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Huaraz was a really happy episode in my travels. I spent these days together with Hannah, a lovely 18 year-old from Vienna that turned out to become a very dear friend. We could not have formed a more brilliant travel duo. We literally walked our asses off hiking to the famous and breathtakingly beautiful Laguna 69 and Churup, had chifa (chifa chifa!) food every night and meanwhile talked about the important things in life and poetry. While wandering through town one sunny afternoon, I walked into a protesting crowd (photo with protesting women). Capturing this protest felt significant, as any change for emancipation of the indigenous lies in education.
This is one of my ‘lucky accidents‘. I think it was trees reflected in the water that I was trying to capture, but it somehow ended up looking more like an ultrasound. Also, you can discover a face if you look carefully. I see Pachamama in everything these days.
I was one of the earlybirds at Pisac’s Sunday market. After a stroll along the usual artesania, I sat down in a café (called Pachamama!) having my daily dose of coca and trying to overcome a tummy-ache that had been bothering me for almost a month, meanwhile pondering about the two options: taking a cab up to the Incan ruins, or climb a horrifying steep path up for three hours. I decided that I wasn’t pussy, nooo. So I climbed up the freaking mountain and realised during the heavy panting and puffing that it was a 100% worth it. The ruins of Pisac are some of the most impressive in the country. During the climb upwards, you pass five well-restored archeological sights with each a different character. There are a residential area, a temple, a hospital and an army-base, for example. And in between all of that, loads and loads of green terraces that once fulfilled agricultural purposes. May you find yourself here one day, I´d advise you to find a guide upon location in order to fully comprehend what kind of place this used to be. I turned down the offer, however, and had an incredible experience without a guide. Well, I met one and accidentily got into a deep conversation about history, the Inca’s and spirituality. We ended up sitting down in one of the ruins together, having a spontaneous meditative session while I was holding stones and he played the fluit. What had started off as a challenging day, ended up being magical.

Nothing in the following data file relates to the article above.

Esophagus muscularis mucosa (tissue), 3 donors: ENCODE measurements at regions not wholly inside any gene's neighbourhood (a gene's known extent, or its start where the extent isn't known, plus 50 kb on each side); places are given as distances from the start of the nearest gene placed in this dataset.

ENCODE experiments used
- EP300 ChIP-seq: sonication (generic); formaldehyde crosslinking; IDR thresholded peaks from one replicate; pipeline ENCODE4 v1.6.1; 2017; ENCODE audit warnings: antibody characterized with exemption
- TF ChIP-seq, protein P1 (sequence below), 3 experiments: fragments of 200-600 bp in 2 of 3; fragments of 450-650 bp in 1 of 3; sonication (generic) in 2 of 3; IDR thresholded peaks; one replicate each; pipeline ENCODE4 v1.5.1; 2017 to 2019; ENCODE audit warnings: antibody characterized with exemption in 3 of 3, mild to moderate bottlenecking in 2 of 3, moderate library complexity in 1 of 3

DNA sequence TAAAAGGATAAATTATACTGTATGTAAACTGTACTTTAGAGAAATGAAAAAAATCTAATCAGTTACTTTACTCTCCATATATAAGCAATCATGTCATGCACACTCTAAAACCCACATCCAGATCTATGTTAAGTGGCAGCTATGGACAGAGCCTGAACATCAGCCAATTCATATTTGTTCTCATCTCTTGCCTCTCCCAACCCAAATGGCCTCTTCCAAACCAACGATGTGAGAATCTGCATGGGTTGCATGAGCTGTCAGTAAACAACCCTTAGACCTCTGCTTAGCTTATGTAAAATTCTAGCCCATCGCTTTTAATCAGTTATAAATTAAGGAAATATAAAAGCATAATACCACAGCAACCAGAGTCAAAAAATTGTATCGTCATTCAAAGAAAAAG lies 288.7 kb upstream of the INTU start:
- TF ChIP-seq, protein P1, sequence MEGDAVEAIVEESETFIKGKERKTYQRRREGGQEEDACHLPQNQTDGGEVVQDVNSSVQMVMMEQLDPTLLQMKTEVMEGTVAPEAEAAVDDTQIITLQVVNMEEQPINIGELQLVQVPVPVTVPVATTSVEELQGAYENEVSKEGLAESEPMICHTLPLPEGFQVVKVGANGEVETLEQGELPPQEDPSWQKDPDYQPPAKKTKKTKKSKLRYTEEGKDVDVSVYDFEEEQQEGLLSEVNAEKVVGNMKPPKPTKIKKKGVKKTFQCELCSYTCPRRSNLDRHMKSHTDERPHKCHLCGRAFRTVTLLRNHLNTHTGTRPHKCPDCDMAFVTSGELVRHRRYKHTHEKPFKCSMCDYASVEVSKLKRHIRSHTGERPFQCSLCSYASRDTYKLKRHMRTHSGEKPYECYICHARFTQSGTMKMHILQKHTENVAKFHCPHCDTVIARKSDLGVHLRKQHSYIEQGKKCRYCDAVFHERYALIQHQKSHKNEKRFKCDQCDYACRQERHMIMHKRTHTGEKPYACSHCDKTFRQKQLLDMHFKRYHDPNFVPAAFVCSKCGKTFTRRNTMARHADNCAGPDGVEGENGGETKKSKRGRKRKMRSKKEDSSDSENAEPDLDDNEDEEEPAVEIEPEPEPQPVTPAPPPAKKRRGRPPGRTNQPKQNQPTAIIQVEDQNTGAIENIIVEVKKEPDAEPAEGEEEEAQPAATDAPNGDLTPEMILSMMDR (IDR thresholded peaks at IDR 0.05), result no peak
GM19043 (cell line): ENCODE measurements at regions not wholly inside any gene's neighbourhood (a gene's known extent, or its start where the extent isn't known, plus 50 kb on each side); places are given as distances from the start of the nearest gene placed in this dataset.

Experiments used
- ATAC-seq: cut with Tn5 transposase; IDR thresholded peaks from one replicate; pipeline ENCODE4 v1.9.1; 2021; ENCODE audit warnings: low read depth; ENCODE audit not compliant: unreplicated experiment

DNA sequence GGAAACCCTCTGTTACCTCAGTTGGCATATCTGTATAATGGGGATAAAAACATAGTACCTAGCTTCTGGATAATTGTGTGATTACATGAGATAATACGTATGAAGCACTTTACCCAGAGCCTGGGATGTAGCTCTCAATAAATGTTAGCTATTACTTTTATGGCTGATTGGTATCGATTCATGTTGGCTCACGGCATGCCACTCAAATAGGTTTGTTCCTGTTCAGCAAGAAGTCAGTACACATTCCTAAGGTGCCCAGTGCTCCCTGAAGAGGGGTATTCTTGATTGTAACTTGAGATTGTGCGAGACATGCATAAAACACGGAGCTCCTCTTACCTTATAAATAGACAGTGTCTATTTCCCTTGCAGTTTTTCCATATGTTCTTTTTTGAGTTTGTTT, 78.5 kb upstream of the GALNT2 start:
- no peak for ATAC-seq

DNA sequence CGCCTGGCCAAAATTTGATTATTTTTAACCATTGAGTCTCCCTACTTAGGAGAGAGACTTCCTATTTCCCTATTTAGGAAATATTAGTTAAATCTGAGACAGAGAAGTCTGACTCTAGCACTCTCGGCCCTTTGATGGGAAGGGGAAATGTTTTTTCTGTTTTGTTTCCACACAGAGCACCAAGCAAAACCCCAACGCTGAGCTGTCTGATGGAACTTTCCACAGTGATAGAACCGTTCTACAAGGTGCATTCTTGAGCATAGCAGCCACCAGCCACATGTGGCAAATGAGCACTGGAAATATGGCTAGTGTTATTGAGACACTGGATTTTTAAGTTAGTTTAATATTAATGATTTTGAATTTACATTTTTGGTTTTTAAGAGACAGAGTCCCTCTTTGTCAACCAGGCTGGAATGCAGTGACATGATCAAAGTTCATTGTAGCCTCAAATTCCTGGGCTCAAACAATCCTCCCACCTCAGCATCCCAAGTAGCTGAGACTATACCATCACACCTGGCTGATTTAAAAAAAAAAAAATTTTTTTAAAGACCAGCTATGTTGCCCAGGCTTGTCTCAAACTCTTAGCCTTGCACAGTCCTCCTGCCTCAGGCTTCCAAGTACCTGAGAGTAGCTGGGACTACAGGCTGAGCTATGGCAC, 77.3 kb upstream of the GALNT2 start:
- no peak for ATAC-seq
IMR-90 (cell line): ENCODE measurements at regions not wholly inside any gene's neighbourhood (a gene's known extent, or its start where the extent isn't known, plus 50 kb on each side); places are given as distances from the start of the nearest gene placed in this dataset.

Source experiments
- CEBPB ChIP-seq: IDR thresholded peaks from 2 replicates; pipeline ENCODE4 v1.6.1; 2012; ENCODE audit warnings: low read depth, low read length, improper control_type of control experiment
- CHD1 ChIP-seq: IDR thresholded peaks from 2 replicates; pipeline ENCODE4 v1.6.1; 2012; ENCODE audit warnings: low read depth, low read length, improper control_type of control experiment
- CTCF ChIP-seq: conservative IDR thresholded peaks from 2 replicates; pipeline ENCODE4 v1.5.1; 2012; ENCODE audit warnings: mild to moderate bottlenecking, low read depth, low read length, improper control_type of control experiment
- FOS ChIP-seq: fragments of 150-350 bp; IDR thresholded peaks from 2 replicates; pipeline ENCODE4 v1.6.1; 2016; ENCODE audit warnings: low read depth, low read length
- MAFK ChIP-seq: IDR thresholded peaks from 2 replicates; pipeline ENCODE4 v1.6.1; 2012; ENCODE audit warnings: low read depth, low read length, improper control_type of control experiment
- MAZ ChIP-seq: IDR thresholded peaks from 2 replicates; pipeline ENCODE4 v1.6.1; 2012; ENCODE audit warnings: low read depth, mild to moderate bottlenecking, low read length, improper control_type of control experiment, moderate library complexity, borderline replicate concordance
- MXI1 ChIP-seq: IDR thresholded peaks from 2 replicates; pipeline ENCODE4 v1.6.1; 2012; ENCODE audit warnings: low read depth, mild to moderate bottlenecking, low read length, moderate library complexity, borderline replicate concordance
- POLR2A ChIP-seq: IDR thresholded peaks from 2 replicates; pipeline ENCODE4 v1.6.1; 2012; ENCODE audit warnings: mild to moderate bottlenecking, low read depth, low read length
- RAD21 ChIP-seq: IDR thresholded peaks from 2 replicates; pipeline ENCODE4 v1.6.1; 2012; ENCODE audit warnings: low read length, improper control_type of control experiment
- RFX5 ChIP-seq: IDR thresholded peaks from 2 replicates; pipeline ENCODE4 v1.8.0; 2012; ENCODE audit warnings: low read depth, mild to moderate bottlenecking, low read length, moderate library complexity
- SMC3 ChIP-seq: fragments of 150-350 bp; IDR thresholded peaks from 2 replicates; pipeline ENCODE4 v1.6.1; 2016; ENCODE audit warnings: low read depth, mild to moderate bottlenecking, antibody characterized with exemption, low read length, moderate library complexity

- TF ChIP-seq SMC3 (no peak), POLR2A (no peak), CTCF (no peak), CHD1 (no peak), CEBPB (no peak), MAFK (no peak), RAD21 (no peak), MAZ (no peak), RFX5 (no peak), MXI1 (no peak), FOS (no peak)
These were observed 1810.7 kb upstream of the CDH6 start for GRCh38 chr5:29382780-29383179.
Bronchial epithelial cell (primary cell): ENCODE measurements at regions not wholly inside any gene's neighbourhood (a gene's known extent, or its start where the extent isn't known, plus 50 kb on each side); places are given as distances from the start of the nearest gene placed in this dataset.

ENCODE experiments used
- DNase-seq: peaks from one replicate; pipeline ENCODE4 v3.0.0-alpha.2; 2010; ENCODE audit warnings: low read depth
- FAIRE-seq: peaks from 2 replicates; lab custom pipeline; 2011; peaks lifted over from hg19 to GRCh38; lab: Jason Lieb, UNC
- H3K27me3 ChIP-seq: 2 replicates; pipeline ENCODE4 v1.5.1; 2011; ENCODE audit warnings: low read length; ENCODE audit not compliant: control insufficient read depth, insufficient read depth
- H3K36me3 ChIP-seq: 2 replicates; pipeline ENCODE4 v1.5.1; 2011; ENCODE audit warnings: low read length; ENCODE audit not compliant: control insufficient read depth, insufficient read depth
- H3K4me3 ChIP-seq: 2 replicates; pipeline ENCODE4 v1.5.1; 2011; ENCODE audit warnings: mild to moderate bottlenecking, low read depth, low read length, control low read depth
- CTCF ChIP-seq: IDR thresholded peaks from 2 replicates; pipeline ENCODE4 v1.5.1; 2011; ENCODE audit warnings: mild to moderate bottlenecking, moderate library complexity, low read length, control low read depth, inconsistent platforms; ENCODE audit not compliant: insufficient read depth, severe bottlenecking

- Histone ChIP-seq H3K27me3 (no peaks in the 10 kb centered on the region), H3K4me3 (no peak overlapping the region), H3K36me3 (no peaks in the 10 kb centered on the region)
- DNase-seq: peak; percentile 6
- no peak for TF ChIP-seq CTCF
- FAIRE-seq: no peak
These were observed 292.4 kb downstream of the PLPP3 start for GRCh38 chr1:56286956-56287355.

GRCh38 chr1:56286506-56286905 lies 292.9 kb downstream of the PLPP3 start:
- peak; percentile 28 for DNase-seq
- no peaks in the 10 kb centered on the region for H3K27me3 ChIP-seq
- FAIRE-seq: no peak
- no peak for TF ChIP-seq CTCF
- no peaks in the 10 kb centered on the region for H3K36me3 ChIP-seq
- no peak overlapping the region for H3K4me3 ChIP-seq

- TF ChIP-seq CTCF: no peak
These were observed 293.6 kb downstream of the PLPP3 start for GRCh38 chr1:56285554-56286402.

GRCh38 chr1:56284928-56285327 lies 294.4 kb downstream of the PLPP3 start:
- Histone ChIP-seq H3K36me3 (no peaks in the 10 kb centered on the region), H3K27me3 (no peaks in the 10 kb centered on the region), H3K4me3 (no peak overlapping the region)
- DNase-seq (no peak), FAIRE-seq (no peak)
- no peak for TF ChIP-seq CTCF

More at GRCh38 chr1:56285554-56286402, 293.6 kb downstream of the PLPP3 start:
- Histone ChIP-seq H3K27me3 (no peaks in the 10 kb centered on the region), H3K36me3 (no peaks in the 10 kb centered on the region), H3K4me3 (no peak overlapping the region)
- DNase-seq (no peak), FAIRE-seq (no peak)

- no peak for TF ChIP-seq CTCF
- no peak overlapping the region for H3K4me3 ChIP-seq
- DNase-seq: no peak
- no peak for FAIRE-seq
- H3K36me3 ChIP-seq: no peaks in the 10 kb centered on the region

I currently find myself being in the wondrous city of Cusco. There´s so many things to do around here, that I´ve already been around for more than two weeks. And I haven’t even been to Machu Picchu (more on that later). The photo above shows the main square and only one of Cusco´s many churches. It´s been mostly sunny in the mornings and then heavy rainfalls keep on surprising me in the afternoons. Temperatures drop dramatically, and those wearing their sunny wear find themselves shivering from cold within only a couple of minutes. Rainbows are therefore frequent, but they don’t get less impressive everytime you see them. ‘Arco iris’, they are called in Spanish. I find that a beautiful word.
For more information on project Good Ol’ Ollie, have a look here.